Top 10 Ways to Stop Hiccups

One of the most frustrating things that can happen at any moment is a case of the hiccups. Although they are usually not indicative of any serious health issues and don’t pose any significant threat, hiccups are annoying and sometimes painful. Plus, the worst part is that hiccups can’t really be explained or reliably treated. Hiccups happen when your diaphragm involuntarily contracts. The organ is essential in breathing processes and is located in between your chest and abdomen. The diaphragm contracts intensely and suddenly and then the vocal cords follow, creating the classic tremor and sound that characterizes the hiccups.

At the least, hiccups are a small annoyance that causes a disturbance in your day to day life. They can make it difficult to speak or eat for a few minutes until they go away. At most, they can be serious symptoms of an underlying condition or persistent to the point of pain. That’s why it’s essential to know some of the easy ways to stop them.

Many of the treatments for getting rid of hiccups are common knowledge. However, there are many peculiar and interesting techniques to stop them, as well. Often, families and even regions share the same kinds of hiccup remedies. The peculiar remedies vary and usually come with a claim that they will work every time. However, most people still have some difficulty getting rid of hiccups. Check out the following 10 ways to stop hiccups, and give them a try the next time you’re stuck.

 

10 Scare Them Away

Scare Them Away

Arguably the most age-old method to get rid of the hiccups is by scaring them away. Apparently, when a person with the hiccups is startled, it can help to normalize their breathing and stop the hiccups from continuing. But, is there any scientific reason why this is the case? The answer, surprisingly, is that there’s nothing but anecdotes to support the theory. The usefulness of a scare may simply be a placebo effect since it’s a commonly believed hiccup cure.

However, there is a little bit of scientific principle that backs up the scare tactic. First off, anything that takes your brain’s attention away from the hiccups can help you kick them. It helps your mind to stop focusing on them, but it also diverts your resources away from the responsible nerves. Instead, the resources go towards the fight or flight response and often create a genuine gasp that can jump start a new breathing pattern.

The problem with the scare technique is that it’s difficult to engineer a real event that will startle you. The scare must come from someone else, so if you’re struggling with the hiccups alone, it’s not a realistic solution. If you’re expecting the scare in any way, your brain probably won’t have the same kind of reaction. If you want to try out a similar solution, anything that can elicit a real gasp or a shot of adrenaline can have the same effect. Try watching a horror movie or something shocking and fast-paced to try scaring the hiccups away.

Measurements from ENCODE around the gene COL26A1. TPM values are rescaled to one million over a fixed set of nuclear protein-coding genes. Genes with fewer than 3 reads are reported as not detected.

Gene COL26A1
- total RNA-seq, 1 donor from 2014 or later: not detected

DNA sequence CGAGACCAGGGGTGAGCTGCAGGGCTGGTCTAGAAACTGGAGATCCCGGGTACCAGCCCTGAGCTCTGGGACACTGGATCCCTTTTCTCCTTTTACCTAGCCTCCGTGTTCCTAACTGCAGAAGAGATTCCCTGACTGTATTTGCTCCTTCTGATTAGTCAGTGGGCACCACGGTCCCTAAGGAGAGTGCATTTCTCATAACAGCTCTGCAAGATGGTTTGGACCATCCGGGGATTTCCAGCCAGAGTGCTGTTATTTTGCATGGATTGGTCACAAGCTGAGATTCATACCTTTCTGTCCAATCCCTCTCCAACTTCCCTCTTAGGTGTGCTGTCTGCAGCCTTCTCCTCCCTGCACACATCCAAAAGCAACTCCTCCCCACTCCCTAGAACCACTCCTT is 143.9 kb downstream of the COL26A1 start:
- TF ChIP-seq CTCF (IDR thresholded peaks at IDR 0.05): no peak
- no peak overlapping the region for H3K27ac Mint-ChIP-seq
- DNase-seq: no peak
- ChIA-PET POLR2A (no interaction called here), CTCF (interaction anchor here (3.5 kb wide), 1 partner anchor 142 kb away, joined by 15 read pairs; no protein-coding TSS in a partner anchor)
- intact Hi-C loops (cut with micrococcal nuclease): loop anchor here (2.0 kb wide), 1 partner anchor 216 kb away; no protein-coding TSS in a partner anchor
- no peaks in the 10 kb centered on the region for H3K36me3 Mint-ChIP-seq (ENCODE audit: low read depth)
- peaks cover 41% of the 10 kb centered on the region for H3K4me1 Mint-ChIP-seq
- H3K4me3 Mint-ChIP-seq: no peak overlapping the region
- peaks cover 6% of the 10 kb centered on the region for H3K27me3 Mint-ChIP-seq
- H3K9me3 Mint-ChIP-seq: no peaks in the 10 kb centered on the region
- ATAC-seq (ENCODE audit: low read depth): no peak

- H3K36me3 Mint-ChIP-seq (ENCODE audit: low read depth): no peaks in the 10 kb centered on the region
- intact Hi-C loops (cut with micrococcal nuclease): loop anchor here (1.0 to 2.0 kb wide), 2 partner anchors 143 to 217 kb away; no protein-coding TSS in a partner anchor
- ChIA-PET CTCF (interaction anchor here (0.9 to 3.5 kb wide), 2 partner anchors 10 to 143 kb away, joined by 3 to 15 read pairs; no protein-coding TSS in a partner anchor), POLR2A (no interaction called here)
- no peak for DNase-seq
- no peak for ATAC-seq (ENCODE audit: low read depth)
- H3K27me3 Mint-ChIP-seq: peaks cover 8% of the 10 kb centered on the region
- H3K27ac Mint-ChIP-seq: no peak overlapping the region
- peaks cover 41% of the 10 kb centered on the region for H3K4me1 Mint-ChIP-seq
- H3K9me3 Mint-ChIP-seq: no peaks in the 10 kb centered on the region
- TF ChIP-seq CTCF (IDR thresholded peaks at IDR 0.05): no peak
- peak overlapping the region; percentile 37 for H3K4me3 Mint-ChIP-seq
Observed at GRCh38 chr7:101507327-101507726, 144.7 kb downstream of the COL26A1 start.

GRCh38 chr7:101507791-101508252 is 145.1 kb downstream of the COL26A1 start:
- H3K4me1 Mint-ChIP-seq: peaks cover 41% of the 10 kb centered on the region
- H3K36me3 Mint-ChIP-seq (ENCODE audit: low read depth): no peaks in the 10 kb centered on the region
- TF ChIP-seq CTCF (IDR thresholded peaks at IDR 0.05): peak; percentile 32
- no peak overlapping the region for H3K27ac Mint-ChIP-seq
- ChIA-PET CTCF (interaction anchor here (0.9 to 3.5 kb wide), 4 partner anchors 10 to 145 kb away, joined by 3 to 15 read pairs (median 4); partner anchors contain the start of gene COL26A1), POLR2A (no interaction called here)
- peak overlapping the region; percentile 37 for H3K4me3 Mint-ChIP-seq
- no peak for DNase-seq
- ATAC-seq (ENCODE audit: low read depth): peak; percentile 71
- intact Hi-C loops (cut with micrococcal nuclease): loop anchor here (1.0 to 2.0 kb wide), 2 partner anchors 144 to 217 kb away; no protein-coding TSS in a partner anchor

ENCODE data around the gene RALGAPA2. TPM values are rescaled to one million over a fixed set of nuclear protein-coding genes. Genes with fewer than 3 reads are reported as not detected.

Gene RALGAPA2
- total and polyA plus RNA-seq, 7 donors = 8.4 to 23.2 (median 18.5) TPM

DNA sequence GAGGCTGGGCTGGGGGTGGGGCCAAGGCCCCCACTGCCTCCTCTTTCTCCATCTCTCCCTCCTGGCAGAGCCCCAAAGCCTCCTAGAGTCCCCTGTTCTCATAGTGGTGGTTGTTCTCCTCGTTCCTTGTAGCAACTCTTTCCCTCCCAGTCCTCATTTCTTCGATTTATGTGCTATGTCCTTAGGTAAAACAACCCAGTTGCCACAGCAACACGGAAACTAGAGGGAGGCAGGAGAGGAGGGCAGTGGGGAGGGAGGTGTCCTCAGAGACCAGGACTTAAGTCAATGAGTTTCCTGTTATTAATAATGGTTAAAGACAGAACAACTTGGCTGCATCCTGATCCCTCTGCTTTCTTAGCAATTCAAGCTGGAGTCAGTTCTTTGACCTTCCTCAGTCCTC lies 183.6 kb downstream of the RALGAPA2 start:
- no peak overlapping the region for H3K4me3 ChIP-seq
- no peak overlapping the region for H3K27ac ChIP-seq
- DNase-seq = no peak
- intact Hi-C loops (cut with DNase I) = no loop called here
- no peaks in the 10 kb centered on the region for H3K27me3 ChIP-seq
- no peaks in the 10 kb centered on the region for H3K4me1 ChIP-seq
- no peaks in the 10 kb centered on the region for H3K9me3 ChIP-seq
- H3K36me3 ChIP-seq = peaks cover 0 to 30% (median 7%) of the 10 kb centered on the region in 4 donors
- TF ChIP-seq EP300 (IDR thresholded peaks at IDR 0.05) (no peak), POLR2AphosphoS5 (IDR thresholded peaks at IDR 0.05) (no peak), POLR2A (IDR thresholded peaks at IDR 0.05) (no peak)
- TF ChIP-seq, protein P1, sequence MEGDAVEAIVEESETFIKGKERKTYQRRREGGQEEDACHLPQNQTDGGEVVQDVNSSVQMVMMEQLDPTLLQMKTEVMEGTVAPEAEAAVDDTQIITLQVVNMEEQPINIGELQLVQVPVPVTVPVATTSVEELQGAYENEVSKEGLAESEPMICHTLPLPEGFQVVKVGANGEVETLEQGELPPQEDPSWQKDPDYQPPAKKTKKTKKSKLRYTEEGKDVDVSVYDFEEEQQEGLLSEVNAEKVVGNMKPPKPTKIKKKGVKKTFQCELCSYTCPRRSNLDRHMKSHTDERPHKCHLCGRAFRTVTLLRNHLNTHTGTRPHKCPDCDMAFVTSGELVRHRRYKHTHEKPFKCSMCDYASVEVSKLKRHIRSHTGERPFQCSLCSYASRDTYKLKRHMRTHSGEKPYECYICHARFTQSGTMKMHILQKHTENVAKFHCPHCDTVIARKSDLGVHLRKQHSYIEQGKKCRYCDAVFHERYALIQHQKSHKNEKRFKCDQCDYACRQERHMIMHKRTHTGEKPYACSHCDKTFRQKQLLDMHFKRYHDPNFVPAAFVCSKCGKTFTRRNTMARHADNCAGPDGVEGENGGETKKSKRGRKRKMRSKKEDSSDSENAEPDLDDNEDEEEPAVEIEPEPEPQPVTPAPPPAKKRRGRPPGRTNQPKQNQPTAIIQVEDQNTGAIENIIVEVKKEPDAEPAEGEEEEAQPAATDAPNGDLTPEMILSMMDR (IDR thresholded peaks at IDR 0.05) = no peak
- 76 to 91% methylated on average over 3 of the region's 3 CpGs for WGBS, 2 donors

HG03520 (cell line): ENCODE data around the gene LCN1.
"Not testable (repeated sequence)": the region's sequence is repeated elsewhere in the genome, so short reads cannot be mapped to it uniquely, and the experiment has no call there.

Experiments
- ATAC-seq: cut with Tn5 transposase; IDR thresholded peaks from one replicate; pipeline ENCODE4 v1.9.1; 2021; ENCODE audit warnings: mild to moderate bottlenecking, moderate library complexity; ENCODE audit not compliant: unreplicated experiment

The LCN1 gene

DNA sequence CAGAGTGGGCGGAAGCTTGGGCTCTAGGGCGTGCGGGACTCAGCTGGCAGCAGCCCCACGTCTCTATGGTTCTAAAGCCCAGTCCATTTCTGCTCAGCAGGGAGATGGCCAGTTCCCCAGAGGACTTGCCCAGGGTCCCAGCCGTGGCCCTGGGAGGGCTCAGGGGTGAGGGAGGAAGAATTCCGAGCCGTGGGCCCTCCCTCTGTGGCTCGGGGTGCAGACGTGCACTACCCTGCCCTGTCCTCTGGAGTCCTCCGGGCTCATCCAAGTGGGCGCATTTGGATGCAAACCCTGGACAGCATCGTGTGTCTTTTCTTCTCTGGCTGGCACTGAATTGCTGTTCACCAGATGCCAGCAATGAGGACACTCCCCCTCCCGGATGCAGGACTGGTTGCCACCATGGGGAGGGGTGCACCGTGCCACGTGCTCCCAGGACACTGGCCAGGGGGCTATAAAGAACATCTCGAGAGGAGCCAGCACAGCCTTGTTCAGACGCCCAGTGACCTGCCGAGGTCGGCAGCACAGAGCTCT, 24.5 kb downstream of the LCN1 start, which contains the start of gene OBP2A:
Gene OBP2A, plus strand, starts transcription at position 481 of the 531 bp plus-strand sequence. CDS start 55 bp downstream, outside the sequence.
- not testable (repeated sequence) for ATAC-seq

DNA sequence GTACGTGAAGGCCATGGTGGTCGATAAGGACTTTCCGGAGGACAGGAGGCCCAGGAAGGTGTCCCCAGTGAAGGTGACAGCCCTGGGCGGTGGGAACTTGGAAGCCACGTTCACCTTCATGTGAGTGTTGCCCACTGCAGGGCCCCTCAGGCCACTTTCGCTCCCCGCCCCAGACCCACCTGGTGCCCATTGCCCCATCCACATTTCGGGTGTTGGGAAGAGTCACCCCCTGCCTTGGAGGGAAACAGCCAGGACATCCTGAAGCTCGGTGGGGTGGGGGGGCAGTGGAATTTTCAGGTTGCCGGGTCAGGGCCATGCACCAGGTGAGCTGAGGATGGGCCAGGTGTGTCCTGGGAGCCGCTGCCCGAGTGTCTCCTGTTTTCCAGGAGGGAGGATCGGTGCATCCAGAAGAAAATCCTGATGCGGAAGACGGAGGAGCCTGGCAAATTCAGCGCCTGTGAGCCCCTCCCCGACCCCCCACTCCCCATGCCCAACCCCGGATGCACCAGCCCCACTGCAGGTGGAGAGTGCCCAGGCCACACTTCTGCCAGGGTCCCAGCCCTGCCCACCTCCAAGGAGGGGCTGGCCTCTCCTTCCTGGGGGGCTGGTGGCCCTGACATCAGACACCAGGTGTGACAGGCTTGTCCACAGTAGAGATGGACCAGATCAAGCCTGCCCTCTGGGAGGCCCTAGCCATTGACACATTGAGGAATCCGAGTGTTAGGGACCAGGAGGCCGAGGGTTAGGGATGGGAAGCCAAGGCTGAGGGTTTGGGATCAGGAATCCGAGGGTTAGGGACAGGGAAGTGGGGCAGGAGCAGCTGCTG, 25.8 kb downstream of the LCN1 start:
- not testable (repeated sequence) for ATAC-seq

9Drink Water Quickly

Drink Water Quickly is one of the most common ways to get rid of the hiccups

Another major strategy to get rid of the hiccups is chugging a large amount of water. This helps to distract your brain, stimulate the throat and diaphragm, and interrupt the cycle of hiccups. Drinking water helps to activate the vagus and phrenic nerves, which are often responsible for the hiccups. You can try chugging water or taking a bunch of small sips in a row, with short breaths in between.

Both ways of drinking water help to slow down your nerve responses and force your body to stop breathing for small periods of time. This control of your breath can result in the hiccups stopping. Drinking a lot of water quickly is one of the most common ways to get rid of the hiccups because it’s so easy and accessible. The hiccups can happen randomly, anywhere. It could be in the middle of a business meeting, in an airplane, or even in your sleep. One of the only things that all of these places usually have in common is access to water. Grab a bottle or a glass of water and give this remedy a try before you start running to the store to try anything else.

Sometimes, simply ignoring the hiccups and waiting for them to fade on their own is the best way to stop them. But, it’s not ideal to go through a whole day or two with the hiccups. Simply drinking your water quickly or in many small sips back to back can give you the opportunity to stop hiccupping without investing too much time in home remedies.

 

8Drink Water Abnormally

Drinking the water abnormally can help to quickly and effectively stimulate the nerves